The Relationship Between Math and Physics


(John Harshman) #81


(Neil Rickert) #82

Conscious evolved, in a reasonably natural way.

I wish I could explain in detail, but I have not yet found anyone interested enough to listen for such an explanation. The difficulty with explaining consciousness, is that almost everybody is deeply committed to mistaken ideas.

Rickert's Ideas on Consciousness
(Neil Rickert) #83

Yes, this is spot on.

Almost all of the research on consciousness has been in the direction of “how could we intelligent humans design consciousness”. And the clear answer appears to be that we could not. Consciousness cannot come from intelligent design. It can only arise through something like evolution.

(Neil Rickert) #84

The clear conclusion ought to be that evolutionary processes are more capable than mere human consciousness.

(Bill Cole) #85

We cannot explain it in detail either for those who believe it is the product of conscious intelligence but your claim is what the atheist philosopher Nagel rejected. I need to finish his book to understand his argument.

(Neil Rickert) #86

Actually, he didn’t even adequately consider it. Nagel has a poor understanding of evolution.

(Antoine Suarez) #87

These are very good objections that allow me to formulate things more accurately:

To Objection 1:

“Parts of reality that lie beyond the observable edge of the universe”, so that “we will never observe any information about what that reality actually is” cannot be considered physical reality in space-time . Paramount in this respect is “what might lie beyond the World’s End Boundary in a black hole”.

So questions about such “parts of reality” are necessarily questions about what is beyond space and time, that is, “beyond what is observable”. Such questions are analogous to the question whether or not there is a largest perfect number, and may lead us to better understanding what is going on in the visible world.

To Objection 2:

Physics is science based on observations . So you have to define who the observers are .
For the physics we know and do the observers are we humans .
Accordingly, “Physical reality” is by definition constrained by what humans can observe.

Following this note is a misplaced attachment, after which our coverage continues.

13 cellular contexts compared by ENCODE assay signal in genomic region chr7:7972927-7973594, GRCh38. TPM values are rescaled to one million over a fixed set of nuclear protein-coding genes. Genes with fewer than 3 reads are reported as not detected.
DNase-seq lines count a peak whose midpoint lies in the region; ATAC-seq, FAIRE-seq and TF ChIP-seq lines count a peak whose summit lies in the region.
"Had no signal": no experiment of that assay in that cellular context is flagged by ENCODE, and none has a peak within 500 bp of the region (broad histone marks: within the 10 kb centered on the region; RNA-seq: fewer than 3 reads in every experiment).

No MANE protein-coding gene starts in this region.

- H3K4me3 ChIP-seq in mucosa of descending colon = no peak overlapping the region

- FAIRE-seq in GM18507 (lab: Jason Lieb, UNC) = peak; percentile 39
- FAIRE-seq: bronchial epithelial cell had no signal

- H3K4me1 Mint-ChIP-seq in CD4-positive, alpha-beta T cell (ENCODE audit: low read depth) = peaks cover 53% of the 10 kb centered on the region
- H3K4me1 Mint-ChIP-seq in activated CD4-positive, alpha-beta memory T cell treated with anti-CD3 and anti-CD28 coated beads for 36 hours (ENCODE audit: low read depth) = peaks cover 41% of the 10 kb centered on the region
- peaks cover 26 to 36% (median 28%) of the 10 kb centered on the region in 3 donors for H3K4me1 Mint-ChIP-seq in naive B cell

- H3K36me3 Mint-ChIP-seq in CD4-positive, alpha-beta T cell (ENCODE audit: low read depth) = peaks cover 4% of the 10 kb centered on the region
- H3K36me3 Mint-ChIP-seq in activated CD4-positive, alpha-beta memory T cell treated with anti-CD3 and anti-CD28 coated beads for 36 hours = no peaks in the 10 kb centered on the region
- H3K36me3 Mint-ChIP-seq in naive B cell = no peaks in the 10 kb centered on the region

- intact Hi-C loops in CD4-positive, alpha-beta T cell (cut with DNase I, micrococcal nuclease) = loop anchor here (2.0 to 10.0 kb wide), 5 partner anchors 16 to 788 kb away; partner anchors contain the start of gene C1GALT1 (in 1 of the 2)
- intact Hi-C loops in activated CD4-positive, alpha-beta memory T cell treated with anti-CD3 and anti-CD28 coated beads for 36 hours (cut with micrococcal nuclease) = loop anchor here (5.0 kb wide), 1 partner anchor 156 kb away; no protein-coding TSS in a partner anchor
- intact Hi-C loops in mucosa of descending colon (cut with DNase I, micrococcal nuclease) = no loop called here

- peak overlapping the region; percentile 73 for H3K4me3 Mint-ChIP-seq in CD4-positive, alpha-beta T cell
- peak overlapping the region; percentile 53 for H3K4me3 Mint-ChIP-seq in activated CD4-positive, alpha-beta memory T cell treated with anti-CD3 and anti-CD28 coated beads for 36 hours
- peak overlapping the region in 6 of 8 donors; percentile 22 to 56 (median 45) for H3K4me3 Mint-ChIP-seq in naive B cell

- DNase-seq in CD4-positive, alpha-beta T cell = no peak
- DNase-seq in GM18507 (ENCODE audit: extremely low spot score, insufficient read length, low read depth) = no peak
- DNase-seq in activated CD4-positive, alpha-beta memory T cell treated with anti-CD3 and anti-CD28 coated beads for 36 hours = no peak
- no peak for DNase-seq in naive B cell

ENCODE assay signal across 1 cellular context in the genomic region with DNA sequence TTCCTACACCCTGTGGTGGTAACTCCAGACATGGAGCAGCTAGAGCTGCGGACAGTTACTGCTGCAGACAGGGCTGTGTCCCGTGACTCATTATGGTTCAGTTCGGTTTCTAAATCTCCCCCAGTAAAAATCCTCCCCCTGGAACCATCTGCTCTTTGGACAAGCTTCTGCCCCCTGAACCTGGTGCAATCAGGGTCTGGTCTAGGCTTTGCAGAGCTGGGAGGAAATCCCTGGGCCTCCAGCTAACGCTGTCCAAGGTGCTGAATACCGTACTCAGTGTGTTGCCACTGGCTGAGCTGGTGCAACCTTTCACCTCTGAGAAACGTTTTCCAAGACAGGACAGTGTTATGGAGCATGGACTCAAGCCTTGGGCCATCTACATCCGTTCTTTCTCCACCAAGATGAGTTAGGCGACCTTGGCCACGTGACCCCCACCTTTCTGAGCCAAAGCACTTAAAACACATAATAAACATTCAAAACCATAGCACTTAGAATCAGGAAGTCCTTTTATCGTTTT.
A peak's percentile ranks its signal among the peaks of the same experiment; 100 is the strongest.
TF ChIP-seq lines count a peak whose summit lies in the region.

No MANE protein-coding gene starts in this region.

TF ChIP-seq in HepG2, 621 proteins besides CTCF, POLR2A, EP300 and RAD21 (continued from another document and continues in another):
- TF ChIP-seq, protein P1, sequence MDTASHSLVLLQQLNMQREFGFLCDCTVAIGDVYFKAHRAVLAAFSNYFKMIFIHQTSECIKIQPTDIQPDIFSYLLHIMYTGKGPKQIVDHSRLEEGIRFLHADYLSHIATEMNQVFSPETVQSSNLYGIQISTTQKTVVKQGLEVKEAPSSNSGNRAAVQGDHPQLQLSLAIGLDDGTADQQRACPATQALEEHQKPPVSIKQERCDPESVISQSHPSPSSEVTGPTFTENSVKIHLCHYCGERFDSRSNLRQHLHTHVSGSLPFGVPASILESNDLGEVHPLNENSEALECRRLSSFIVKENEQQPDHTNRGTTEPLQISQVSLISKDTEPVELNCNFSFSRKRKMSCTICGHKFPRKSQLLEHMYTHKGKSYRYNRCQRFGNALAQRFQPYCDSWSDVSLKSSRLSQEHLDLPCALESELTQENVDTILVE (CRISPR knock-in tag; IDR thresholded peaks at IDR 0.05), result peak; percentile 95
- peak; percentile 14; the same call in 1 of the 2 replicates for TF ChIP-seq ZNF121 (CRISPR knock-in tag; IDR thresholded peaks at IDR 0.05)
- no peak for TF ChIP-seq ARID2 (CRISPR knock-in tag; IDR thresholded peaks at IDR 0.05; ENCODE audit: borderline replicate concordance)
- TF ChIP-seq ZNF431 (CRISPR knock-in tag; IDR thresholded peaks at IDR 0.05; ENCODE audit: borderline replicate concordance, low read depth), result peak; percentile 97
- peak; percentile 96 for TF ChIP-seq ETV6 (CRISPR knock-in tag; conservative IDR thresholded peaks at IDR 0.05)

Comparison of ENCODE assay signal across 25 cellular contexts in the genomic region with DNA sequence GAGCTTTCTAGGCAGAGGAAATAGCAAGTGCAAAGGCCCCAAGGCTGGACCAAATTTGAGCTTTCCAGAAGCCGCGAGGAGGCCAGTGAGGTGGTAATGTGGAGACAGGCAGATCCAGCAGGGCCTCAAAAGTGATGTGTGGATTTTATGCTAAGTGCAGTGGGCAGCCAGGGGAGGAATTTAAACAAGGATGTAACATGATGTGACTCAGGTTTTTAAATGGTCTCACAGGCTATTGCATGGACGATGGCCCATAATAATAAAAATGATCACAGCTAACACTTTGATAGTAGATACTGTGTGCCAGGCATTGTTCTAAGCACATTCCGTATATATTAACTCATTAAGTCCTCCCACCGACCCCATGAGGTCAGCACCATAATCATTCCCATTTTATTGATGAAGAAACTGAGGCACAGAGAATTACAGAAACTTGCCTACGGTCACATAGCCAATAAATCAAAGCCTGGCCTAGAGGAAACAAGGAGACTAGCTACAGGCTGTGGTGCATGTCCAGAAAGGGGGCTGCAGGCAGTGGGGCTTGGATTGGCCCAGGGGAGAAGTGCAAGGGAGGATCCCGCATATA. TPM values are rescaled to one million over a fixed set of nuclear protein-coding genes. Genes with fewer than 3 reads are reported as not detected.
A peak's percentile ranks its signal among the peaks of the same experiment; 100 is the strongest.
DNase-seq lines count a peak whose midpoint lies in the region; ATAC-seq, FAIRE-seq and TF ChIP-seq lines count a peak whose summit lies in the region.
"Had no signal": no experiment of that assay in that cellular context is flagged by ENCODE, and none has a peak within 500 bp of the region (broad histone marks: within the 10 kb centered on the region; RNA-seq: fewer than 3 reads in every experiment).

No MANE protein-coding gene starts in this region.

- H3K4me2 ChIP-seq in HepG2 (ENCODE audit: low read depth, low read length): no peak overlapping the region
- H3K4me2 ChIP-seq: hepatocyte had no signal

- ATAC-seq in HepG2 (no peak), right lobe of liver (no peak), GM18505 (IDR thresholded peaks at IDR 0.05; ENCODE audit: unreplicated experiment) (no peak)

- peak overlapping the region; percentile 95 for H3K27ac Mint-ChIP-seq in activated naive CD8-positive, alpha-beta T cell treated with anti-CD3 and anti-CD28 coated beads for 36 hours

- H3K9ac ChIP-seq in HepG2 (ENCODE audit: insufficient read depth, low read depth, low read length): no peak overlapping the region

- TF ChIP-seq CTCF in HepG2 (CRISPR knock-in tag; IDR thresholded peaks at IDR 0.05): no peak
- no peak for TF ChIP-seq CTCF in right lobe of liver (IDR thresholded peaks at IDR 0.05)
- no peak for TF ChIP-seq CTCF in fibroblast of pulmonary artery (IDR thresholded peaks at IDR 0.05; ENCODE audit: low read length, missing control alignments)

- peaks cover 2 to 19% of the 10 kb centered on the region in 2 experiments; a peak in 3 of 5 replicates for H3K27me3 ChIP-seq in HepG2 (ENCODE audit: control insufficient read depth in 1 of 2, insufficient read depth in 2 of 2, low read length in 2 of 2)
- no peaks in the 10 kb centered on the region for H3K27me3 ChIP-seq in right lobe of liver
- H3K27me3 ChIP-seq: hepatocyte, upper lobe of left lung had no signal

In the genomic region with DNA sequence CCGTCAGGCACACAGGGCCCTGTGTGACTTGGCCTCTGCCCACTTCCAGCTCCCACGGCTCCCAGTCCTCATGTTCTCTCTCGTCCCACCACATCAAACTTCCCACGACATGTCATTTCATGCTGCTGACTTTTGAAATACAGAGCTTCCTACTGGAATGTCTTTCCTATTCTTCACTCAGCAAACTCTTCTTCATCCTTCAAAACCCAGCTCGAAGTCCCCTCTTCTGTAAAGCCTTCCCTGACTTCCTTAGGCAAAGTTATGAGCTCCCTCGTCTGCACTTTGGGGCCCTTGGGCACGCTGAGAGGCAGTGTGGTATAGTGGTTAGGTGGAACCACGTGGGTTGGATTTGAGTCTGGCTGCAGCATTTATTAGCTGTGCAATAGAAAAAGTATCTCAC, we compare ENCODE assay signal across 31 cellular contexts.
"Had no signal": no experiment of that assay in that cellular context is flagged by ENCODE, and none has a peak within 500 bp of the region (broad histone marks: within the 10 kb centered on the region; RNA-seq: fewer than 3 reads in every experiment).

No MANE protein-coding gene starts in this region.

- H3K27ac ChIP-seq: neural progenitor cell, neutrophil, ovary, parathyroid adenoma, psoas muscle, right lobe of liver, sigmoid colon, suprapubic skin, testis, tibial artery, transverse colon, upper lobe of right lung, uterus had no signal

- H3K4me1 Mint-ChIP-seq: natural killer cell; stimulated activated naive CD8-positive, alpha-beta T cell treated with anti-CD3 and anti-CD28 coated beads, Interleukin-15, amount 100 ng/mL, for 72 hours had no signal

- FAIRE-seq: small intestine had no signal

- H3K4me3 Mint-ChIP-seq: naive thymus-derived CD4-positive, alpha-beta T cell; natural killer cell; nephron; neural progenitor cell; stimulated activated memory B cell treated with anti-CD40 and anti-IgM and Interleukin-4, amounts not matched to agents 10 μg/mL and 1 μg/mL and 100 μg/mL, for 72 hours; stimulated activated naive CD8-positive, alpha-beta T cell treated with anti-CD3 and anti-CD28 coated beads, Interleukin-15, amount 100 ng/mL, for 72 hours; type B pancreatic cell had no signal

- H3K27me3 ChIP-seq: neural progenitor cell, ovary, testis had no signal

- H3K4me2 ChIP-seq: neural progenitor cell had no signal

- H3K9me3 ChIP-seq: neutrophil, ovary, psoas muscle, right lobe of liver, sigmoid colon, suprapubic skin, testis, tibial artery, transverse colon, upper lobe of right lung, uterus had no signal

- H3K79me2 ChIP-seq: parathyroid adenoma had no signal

Questions about fictional realities like “unicorns” are questions whose answers are in the human imagination who created them.

In a previous post John brought a very good example:

The answer to this question existed in Tolkien’s mind.

Similarly, the answers to the unanswered answerable mathematical questions do exit in the omniscient mind.

This is not “Platonism” but rather “Fictionalism”:

Answers to mathematical questions do exist in God’s mind the same way as the answers to questions about fictional characters do exist in the author’s mind.

God is not the first cause but the first author!

(Bill Cole) #88

This is the “what else could it be hypothesis”. We don’t know or understand it and that is Nagel’s point. There is simply no way to assign a confidence factor to any of these claims. You don’t know consciousness cannot come from intelligent design as you have no way to validate this claim. It may simply be a more powerful intelligence that truly understands the interworking of the universe. The assumption that the material universe is all there is maybe false.

(Dr. Patrick Trischitta) #89

Where do you get this stuff? Do you make it up?

(Neil Rickert) #90

I do not make such an assumption.

(Retired Professor & Minister.) #91

God has been defined as the first cause by both theists and non-theists for many centuries. Now you tell us that God is not the first cause but is the “first author” instead. I have no idea what that means.

Have Christian, Judaic, and Islamic scholars truly been wrong about God being the first cause? How did you make that determination?


An author is a kind of cause. I don’t think there essential conflict. The term author just draws out new ways of thinking about causation. If information is more essential than matter, as @AntoineSuarez has suggested, then author seems to be a useful term.

(John Harshman) #93

It didn’t until he thought of it. And you have subverted my analogy by ignoring its point. It’s a proof that literature can’t be the product of a human mind. It’s a reductio ad absurdum of your “proof” of God, which you have never responded to. Can’t you see that?


You are bending cosmology beyond its breaking point.

The implication of the Hubble expansion is that there were, in the past, physical objects that were available for observation and inquiry because they were inside the “edge”, but are now outside the edge because the space around them is expanding so fast that we can receive no information from the objects (there is no constraint on the rate of expansion of space, only on objects comprised of mass-energy).

It is the expansion of space that creates the edge of the observable universe - you know, space, the stuff that makes up three-quarters of the dimensionality of “spacetime”. The stuff outside of the observable edge is still inside spacetime, and may have been inquired into by (presumably non-human) physicists in other places in the past.

So now you have to deal with a paradox. Part of the universe was once outside of human ken and available only to the mind of your deity (according to you). Then it was, for a period, within the reach of human enquiry because its radiation could reach us. Then it later disappeared from human reach because of the Hubble expansion (which is a verified cosmological observation), so knowledge about the objects is once again solely the preserve of your deity.